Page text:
New Federal Provisions to Regulate Hazardous Substances

The transfer of selected hazardous agents is now regulated by federal law. " The Antiterrorism and Effective Death Penalty Act of 1996" mandates strict regulation of the use, transfer and disposal of "select agents" (below).

As of April 15, 1997, commercial suppliers of "select agents" as well as government agencies, universities, research institutions, individuals and private companies seeking to transfer or obtain the regulated "select agents" must register with the Centers for Disease Control and Prevention (CDC). CDC is authorized to inspect facilities seeking registration to determine whether the applicant facility meets the established criteria. Facilities are responsible to pay the CDC a site registration fee to cover costs related to administration of this program.

"Facility" is broadly defined in the regulation and includes universities and individuals. Facilities are broken down into three categories, small, medium and large, depending upon the size of the facility, the number of personnel working in the facility and the amount of work done in the facility.

Facilities must pay site registration fees. Site registration fees for facilities registering before March 31, 1998 are as follows:

     Small facility     $13,000
     Medium facility    $14,000
     Large facility     $15,000

Individuals in violation of the regulation will incur severe fines and criminal penalties of up to $250,00 or one year in jail, or both. Organizations in violation will incur fines of up to $500,000 per event. A false, fraudulent or fictitious statement or representation on a Government registration form is subject to a fine or imprisonment for up to five years or both for an individual; and a fine for an organization.

All registrations must be coordinated through the Office of Environmental Health and Radiation Safety (EHRS). All aplplications for registration must be certified by the director of EHRS. Investigators are advised to contact the office at 898-4453 for the necessary form(s) and information.

List of Selected Agents

Viruses
Crimean-Congo haemorrhagic fever virus
Eastern Equine Encephalitis virus
Ebola viruses
Equine Morbillivirus
Lassa fever virus
Marburg virus
Rift Valley fever virus
South American Haemorrhagic fever viruses (Junin, Machupo, Sabia, Flexal, Guanarito)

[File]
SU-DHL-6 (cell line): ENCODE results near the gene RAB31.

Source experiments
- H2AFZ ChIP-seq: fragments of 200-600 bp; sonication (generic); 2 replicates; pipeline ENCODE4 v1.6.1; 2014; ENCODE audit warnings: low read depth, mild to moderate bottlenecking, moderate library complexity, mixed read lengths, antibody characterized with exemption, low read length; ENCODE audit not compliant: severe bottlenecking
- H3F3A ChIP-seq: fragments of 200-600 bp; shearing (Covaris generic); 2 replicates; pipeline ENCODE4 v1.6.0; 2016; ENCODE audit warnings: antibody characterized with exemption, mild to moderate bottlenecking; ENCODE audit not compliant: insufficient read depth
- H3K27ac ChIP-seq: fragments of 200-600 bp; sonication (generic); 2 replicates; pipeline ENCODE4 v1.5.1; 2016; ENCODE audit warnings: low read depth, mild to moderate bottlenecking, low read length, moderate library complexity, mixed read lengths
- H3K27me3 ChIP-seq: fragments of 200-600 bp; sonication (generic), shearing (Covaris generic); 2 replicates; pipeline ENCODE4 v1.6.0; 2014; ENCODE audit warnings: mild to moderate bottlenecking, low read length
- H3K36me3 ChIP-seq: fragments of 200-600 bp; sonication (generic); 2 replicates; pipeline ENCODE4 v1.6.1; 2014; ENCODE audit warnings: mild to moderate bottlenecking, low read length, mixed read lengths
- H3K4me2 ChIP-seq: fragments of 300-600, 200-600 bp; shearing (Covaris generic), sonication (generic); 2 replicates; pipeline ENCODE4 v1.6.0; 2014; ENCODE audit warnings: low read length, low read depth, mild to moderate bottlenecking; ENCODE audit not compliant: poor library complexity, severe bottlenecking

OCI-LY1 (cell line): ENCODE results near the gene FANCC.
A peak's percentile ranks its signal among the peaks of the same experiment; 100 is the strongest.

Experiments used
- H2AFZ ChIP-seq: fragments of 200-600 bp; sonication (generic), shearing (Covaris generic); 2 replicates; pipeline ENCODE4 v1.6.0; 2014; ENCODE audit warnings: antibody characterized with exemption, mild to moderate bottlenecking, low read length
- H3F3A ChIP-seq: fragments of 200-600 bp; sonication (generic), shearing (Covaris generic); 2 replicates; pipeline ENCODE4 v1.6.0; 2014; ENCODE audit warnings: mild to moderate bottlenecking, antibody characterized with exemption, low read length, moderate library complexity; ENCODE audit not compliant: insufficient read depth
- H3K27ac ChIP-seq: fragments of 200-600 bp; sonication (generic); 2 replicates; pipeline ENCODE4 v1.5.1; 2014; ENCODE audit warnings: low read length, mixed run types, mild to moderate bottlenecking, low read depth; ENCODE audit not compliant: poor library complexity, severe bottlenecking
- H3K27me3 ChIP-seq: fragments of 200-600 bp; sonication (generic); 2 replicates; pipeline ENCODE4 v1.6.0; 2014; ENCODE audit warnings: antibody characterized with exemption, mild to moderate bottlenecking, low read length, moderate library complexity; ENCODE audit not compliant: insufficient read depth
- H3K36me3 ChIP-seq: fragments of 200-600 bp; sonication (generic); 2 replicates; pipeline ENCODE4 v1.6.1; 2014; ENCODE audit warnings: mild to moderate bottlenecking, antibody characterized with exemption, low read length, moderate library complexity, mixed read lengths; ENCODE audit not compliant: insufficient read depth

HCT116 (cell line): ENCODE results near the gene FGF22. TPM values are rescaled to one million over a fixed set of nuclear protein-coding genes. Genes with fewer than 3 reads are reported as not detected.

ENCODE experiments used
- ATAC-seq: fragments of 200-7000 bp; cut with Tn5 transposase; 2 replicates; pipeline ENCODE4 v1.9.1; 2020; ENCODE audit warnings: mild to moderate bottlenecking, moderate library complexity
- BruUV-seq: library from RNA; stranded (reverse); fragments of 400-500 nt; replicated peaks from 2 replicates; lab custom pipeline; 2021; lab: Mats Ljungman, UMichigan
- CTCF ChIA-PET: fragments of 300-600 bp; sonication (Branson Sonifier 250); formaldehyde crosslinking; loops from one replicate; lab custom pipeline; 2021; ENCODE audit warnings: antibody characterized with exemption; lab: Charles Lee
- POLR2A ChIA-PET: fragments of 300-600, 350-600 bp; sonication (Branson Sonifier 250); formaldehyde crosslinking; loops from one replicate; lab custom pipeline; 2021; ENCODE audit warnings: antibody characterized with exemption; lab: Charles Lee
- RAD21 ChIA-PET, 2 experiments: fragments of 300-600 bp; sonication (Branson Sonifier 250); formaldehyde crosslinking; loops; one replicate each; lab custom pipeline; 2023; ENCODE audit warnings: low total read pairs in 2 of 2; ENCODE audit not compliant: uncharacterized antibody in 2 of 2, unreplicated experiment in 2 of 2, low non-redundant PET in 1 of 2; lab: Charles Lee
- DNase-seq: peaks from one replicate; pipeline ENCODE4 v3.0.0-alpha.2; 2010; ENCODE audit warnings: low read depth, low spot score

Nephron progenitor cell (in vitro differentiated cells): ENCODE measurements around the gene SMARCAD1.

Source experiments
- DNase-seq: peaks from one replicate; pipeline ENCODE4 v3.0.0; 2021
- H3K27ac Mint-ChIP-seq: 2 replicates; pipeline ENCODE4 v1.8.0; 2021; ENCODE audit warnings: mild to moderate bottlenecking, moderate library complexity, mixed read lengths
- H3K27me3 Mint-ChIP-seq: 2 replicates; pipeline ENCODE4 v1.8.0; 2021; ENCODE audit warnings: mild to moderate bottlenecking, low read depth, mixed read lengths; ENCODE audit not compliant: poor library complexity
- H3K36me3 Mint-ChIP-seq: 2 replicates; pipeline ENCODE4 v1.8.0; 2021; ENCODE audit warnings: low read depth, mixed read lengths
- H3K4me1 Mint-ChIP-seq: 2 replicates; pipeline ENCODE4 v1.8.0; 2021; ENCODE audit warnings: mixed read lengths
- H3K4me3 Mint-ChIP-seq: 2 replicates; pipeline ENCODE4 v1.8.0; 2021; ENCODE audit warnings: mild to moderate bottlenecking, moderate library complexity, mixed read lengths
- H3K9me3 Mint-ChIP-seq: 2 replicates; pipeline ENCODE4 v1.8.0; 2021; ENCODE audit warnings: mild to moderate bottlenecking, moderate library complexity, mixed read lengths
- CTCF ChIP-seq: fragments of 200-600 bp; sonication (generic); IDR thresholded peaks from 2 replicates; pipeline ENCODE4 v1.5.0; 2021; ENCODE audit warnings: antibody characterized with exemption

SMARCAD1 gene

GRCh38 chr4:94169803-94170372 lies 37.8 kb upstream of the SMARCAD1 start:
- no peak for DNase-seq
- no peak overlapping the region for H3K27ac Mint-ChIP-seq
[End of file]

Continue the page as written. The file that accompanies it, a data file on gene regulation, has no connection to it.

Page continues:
Tick-borne encephalitis complex viruses
Variola major virus (Smallpox virus)
Venezuelan Equine Encephalitis virus
Viruses causing hantavirus pulmonary syndrome
Yellow fever virus
Exceptions: Vaccine strains of viral agents (Junin Virus strain candid #1, Rift Valley fever virus strain MP-12, Venezuelan Equine encephalitis virus strain TC-83, Yellow fever virus strain 17-D) are exempt.)

Bacteria
Bacillus anthracis
Brucella abortus, B. meletensis, B. suis
Burkholderia (Pseudomonas) mallei
Burkholderia (Pseudomonas) pseudomallei
Clostridium botulinum
Francisella tularensis
Yersinia pestis
Exceptions: Vaccine strains as described in Title 9 CFR, Part 78.1 are exempt.

Rickettsiae
Coxiella burnetti
Rickettsia prowazekii
Rickettsia rickettsii

Fungi
Coccidioides immitis

Toxins
Abrin
Aflatoxins
Botulinum toxins
Clostridium perfringens epsilon toxin
Conotoxins
Diacetoxyscirpenol
Ricin
Saxitoxin
Shigatoxin
Staphylococcal enterotoxins
Tetrodotoxin
T-2 toxin
Exemptions: Toxins for medical use, inactivated for use as vaccines or toxin preparations for biomedical research use at LD50 for vertebrates of more than 100 nanograms per kilogram body weight are exempt. National standard toxins required for biologic potency testing as described in 9 CFR Part 113 are exempt.

Recombinant organisms/molecules
Genetically modified microorganisms or genetic elements from the above organisms, shown to produce or encode for a factor associated with disease.
Genetically modified microorganisms or genetic elements that contain nucleic acid sequences coding for any of the toxins listed above, or their toxic subunits.

Other Restrictions
The deliberate transfer of a drug resistance trait to microorganisms listed above that are known to acquire the trait naturally is prohibited by NIH "Guidelines for Research Involving Recombinant DNA Molecules", if such acquisition could compromise the use of the drug to control these disease agents in humans or veterinary medicine.

Additional Exemptions
Products subject to regulation under the Federal Insecticide Fungicide and Rodenticide Act and the Toxic Substances Control Act are exempt.
Additional exemptions for otherwise covered strains will be considered when CDC reviews and updates the list of select agents listed. Individuals seeking an exemption should submit a request to CDC that specifies the agent or strain to be exempted and explains why such an exemption should be granted.
Future exemptions will be published in the Federal Register for review and comment prior to inclusion in this list.


Almanac

Volume 43 Number 33
May 6, 1997


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